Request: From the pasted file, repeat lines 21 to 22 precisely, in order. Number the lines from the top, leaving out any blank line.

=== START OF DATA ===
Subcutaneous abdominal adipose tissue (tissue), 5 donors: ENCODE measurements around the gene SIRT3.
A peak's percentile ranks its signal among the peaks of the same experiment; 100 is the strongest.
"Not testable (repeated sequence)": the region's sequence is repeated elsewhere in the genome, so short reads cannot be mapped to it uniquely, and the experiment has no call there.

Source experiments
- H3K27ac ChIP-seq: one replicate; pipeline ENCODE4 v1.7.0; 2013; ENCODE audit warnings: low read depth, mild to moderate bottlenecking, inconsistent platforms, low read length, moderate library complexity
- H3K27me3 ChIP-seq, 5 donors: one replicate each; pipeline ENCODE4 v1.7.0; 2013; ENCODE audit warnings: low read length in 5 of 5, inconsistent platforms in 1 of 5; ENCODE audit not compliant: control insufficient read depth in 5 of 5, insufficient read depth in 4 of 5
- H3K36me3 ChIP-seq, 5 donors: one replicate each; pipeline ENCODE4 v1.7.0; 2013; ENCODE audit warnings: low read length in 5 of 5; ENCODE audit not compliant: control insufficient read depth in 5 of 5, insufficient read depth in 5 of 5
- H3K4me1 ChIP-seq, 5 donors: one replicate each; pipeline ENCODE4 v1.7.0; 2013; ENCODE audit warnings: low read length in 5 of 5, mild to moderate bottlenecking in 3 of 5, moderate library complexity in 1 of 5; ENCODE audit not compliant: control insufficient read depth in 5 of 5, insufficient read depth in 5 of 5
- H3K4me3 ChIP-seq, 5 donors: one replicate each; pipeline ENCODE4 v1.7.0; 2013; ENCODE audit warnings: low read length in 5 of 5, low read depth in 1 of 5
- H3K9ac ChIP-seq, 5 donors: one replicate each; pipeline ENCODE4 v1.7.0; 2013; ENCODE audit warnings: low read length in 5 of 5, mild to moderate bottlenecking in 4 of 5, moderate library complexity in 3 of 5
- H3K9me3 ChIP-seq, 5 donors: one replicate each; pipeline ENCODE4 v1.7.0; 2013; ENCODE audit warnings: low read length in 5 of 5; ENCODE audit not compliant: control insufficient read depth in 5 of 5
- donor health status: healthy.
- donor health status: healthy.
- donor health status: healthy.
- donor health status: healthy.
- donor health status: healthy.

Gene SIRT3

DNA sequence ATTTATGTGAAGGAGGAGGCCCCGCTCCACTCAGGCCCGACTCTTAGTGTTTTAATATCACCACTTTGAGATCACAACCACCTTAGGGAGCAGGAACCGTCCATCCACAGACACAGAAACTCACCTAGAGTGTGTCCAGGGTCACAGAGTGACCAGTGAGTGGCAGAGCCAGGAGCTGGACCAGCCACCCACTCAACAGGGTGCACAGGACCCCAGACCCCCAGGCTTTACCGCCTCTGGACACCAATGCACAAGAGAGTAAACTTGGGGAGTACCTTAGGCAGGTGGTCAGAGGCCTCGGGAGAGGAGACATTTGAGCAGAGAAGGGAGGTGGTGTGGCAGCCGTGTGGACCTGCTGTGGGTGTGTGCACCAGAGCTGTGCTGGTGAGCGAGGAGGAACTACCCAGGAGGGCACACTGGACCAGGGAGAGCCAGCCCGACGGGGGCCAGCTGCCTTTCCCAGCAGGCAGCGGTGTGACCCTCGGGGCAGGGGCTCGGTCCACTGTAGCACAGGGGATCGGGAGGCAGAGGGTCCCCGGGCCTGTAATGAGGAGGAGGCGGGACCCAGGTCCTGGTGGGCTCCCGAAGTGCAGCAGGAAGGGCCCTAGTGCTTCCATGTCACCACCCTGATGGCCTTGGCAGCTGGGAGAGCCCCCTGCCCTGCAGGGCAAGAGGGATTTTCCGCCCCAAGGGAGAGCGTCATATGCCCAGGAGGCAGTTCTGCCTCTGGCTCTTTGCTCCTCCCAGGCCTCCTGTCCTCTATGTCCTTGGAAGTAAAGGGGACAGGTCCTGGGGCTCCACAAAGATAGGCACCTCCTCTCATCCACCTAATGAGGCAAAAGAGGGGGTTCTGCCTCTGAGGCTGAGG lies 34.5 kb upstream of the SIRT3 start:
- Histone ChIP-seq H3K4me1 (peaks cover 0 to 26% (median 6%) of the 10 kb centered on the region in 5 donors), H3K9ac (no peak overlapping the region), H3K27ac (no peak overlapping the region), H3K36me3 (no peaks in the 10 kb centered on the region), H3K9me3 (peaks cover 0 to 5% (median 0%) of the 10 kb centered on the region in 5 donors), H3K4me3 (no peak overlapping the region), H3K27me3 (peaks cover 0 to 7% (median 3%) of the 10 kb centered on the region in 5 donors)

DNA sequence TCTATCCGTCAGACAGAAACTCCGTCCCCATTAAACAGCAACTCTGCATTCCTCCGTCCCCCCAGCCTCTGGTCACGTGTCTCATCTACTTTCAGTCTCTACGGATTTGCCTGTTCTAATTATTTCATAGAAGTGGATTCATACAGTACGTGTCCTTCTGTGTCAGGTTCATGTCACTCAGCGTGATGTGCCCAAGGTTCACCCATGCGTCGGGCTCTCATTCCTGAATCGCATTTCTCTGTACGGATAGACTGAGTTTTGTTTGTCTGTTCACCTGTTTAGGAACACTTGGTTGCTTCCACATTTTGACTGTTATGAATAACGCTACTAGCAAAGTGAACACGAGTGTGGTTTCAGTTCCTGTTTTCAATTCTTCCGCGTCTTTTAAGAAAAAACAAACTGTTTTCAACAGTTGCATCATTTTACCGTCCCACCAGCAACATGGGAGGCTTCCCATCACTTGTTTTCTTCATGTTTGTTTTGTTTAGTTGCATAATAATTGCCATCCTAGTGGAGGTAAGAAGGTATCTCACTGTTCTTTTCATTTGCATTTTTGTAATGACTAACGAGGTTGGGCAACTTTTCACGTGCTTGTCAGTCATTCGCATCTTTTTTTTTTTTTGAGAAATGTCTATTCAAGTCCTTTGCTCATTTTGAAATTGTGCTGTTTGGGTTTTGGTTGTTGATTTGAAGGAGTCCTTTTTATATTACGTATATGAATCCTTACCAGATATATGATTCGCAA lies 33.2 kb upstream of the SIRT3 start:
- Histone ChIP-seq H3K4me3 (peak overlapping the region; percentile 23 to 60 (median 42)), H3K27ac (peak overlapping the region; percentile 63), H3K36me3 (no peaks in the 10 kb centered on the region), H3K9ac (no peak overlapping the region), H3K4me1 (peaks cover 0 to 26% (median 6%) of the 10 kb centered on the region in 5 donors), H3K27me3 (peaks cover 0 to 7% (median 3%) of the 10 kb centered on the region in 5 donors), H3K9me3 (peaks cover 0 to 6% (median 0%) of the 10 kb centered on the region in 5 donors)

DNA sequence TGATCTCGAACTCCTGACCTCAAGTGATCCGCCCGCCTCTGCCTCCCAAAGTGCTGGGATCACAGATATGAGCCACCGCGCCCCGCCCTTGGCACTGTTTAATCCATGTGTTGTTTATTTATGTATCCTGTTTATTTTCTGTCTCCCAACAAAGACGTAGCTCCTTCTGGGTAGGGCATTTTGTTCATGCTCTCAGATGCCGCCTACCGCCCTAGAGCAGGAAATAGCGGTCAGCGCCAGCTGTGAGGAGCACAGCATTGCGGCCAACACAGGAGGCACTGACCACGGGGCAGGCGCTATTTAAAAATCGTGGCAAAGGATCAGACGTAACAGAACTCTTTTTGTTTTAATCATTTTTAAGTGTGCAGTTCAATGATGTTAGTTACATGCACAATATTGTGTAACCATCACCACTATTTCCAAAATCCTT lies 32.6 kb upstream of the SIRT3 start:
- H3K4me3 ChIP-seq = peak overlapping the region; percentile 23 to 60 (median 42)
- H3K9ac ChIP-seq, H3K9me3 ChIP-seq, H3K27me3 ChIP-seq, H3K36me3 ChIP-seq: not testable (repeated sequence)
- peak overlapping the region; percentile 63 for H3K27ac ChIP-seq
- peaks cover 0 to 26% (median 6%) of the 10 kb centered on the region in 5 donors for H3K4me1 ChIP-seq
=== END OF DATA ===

- Histone ChIP-seq H3K4me3 (peak overlapping the region; percentile 23 to 60 (median 42)), H3K27ac (peak overlapping the region; percentile 63), H3K36me3 (no peaks in the 10 kb centered on the region), H3K9ac (no peak overlapping the region), H3K4me1 (peaks cover 0 to 26% (median 6%) of the 10 kb centered on the region in 5 donors), H3K27me3 (peaks cover 0 to 7% (median 3%) of the 10 kb centered on the region in 5 donors), H3K9me3 (peaks cover 0 to 6% (median 0%) of the 10 kb centered on the region in 5 donors)

DNA sequence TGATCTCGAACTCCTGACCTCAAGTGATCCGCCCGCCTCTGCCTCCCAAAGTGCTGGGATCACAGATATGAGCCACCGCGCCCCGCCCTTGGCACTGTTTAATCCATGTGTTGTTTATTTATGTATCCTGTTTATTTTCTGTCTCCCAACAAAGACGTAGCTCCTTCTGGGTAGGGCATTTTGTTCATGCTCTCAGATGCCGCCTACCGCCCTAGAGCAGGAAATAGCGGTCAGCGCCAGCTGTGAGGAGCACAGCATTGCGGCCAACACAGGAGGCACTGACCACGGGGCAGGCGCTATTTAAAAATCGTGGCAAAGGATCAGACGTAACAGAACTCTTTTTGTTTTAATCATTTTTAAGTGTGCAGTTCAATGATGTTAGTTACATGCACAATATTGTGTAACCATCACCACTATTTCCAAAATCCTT lies 32.6 kb upstream of the SIRT3 start: